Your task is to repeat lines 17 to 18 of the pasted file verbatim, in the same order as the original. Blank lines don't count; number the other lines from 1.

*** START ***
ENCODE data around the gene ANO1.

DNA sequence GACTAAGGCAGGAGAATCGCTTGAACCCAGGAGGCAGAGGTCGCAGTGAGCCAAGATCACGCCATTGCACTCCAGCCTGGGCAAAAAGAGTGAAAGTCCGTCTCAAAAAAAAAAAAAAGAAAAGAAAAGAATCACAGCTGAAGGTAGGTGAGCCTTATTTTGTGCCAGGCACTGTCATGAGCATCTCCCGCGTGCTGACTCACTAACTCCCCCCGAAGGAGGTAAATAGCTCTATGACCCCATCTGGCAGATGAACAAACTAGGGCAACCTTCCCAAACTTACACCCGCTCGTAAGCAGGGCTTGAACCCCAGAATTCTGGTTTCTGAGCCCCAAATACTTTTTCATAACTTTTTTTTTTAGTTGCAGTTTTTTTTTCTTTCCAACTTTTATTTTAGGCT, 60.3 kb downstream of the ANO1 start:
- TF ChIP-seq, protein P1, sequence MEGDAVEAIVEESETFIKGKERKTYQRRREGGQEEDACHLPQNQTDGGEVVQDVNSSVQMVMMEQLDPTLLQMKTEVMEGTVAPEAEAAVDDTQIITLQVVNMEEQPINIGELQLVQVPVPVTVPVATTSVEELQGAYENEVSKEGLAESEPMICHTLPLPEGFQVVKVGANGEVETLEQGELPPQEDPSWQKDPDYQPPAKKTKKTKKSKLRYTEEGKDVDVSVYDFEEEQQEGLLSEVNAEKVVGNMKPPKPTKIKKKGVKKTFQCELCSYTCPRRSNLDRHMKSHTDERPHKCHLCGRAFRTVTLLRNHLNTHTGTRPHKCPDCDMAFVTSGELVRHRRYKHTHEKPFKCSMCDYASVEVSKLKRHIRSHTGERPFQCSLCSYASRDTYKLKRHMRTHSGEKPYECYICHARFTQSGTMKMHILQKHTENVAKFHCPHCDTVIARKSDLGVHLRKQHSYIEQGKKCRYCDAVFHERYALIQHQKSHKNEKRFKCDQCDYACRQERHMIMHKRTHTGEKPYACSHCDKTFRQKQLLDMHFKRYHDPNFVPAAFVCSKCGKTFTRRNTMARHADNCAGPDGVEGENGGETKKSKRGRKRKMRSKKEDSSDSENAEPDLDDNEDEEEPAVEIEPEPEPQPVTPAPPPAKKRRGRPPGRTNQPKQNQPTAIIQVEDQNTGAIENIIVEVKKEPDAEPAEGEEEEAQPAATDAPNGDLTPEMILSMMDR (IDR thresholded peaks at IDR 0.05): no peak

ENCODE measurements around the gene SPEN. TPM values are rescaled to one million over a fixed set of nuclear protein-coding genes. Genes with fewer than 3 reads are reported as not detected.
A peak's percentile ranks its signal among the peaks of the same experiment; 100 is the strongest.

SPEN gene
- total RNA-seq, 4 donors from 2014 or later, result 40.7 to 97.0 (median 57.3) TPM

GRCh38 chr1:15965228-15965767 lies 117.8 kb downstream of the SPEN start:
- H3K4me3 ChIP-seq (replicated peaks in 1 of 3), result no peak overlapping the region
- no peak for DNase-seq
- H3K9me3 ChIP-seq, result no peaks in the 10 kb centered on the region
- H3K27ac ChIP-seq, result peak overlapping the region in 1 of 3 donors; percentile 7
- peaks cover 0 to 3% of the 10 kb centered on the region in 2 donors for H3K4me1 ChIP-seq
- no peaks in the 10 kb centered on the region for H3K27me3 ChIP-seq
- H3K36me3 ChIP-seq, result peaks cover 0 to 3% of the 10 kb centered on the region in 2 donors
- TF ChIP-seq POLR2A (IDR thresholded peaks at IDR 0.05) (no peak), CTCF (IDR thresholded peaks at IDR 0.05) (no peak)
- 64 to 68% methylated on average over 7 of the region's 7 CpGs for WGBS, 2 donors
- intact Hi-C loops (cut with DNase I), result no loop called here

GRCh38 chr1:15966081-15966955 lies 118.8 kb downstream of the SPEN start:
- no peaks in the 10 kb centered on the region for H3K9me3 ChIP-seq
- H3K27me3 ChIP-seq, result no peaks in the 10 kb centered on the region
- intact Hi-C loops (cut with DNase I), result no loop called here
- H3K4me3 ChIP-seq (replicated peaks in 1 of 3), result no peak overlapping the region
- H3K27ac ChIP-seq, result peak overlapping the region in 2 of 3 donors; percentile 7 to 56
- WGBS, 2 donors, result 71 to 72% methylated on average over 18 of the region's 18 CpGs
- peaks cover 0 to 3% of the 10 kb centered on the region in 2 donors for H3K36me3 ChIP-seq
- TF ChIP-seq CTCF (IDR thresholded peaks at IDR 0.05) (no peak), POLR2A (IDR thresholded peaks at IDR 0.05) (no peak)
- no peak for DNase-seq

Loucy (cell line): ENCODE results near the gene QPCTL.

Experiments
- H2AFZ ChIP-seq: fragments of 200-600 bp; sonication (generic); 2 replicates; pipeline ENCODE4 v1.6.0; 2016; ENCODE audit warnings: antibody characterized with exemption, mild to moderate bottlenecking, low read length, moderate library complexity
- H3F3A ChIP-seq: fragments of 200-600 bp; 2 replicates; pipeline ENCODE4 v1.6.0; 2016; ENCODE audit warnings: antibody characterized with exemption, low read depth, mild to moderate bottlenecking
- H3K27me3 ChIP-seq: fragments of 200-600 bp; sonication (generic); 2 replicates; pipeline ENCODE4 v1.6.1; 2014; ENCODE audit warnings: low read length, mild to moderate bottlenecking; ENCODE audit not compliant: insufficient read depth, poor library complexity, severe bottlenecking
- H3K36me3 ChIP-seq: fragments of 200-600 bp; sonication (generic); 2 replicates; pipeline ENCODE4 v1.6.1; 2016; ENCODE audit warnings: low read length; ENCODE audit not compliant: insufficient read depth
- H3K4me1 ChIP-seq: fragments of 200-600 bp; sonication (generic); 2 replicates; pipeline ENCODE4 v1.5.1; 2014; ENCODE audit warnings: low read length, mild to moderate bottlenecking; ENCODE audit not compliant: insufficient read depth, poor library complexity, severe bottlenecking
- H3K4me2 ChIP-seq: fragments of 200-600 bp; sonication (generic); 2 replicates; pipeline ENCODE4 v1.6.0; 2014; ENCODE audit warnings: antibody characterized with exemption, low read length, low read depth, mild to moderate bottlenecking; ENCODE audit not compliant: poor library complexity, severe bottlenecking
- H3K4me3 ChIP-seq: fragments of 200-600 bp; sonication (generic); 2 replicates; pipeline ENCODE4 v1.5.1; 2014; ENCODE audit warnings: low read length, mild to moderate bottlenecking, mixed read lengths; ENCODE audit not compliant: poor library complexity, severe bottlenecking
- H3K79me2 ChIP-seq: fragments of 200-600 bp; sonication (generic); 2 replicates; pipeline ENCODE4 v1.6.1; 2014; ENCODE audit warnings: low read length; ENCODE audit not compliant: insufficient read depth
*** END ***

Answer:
- 64 to 68% methylated on average over 7 of the region's 7 CpGs for WGBS, 2 donors
- intact Hi-C loops (cut with DNase I), result no loop called here